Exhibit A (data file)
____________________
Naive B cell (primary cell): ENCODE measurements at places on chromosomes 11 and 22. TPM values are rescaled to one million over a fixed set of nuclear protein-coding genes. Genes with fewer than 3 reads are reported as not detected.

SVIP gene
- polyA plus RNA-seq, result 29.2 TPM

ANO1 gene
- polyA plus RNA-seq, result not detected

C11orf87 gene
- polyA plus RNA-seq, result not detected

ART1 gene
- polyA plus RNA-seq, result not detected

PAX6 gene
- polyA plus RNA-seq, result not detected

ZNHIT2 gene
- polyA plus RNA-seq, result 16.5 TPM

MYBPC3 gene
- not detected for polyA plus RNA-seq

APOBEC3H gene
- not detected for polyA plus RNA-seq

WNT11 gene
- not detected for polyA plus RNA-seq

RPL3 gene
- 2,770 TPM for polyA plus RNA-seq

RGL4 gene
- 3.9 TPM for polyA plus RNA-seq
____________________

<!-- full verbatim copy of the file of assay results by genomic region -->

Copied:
Naive B cell (primary cell): ENCODE measurements at places on chromosomes 11 and 22. TPM values are rescaled to one million over a fixed set of nuclear protein-coding genes. Genes with fewer than 3 reads are reported as not detected.

SVIP gene
- polyA plus RNA-seq, result 29.2 TPM

ANO1 gene
- polyA plus RNA-seq, result not detected

C11orf87 gene
- polyA plus RNA-seq, result not detected

ART1 gene
- polyA plus RNA-seq, result not detected

PAX6 gene
- polyA plus RNA-seq, result not detected

ZNHIT2 gene
- polyA plus RNA-seq, result 16.5 TPM

MYBPC3 gene
- not detected for polyA plus RNA-seq

APOBEC3H gene
- not detected for polyA plus RNA-seq

WNT11 gene
- not detected for polyA plus RNA-seq

RPL3 gene
- 2,770 TPM for polyA plus RNA-seq

RGL4 gene
- 3.9 TPM for polyA plus RNA-seq